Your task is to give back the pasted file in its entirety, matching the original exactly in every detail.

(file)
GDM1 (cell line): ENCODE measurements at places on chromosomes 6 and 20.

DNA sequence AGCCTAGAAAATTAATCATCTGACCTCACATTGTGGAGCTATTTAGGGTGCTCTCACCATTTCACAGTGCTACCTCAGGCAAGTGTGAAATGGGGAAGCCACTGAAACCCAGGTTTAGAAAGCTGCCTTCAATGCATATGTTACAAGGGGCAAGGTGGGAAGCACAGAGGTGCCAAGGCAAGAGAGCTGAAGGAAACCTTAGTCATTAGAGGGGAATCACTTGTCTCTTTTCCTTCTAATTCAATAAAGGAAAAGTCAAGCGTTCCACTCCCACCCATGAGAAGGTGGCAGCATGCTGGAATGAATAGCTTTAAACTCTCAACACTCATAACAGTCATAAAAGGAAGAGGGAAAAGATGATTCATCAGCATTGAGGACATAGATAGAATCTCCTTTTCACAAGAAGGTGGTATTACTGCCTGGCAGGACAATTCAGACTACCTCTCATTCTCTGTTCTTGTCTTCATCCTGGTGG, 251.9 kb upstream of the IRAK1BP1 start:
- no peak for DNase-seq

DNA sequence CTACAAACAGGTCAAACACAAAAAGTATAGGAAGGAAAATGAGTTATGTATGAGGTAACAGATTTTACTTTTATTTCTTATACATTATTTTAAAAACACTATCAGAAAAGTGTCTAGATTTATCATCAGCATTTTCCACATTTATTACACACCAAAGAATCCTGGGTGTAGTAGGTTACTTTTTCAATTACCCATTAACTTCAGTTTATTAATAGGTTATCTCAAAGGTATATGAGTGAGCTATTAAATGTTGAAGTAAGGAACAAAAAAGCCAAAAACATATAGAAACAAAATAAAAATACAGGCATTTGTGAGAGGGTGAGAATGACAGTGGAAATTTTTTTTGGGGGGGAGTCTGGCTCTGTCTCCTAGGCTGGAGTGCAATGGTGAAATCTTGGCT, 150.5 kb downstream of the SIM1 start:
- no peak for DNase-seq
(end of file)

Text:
GDM1 (cell line): ENCODE measurements at places on chromosomes 6 and 20.

DNA sequence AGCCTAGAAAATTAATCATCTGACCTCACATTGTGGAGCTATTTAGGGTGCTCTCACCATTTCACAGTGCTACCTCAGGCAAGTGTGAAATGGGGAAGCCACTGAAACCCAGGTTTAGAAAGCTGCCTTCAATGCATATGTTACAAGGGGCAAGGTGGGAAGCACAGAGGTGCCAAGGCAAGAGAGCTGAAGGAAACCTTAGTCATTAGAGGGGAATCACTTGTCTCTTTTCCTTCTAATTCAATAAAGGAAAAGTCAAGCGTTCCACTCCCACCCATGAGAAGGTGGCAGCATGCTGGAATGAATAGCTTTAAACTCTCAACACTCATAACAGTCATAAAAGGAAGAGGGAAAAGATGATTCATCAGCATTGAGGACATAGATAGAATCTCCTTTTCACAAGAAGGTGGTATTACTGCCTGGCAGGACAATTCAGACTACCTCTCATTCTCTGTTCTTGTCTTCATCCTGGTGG, 251.9 kb upstream of the IRAK1BP1 start:
- no peak for DNase-seq

DNA sequence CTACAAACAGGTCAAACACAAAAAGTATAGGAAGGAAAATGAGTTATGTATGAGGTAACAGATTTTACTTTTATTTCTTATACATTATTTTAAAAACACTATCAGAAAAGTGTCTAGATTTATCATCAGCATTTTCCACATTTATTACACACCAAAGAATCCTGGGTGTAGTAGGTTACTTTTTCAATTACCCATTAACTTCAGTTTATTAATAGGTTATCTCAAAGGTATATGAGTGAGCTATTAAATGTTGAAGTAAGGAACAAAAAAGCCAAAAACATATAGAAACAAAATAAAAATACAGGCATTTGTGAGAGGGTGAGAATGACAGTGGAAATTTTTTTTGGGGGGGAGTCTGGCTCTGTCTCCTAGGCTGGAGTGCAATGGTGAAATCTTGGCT, 150.5 kb downstream of the SIM1 start:
- no peak for DNase-seq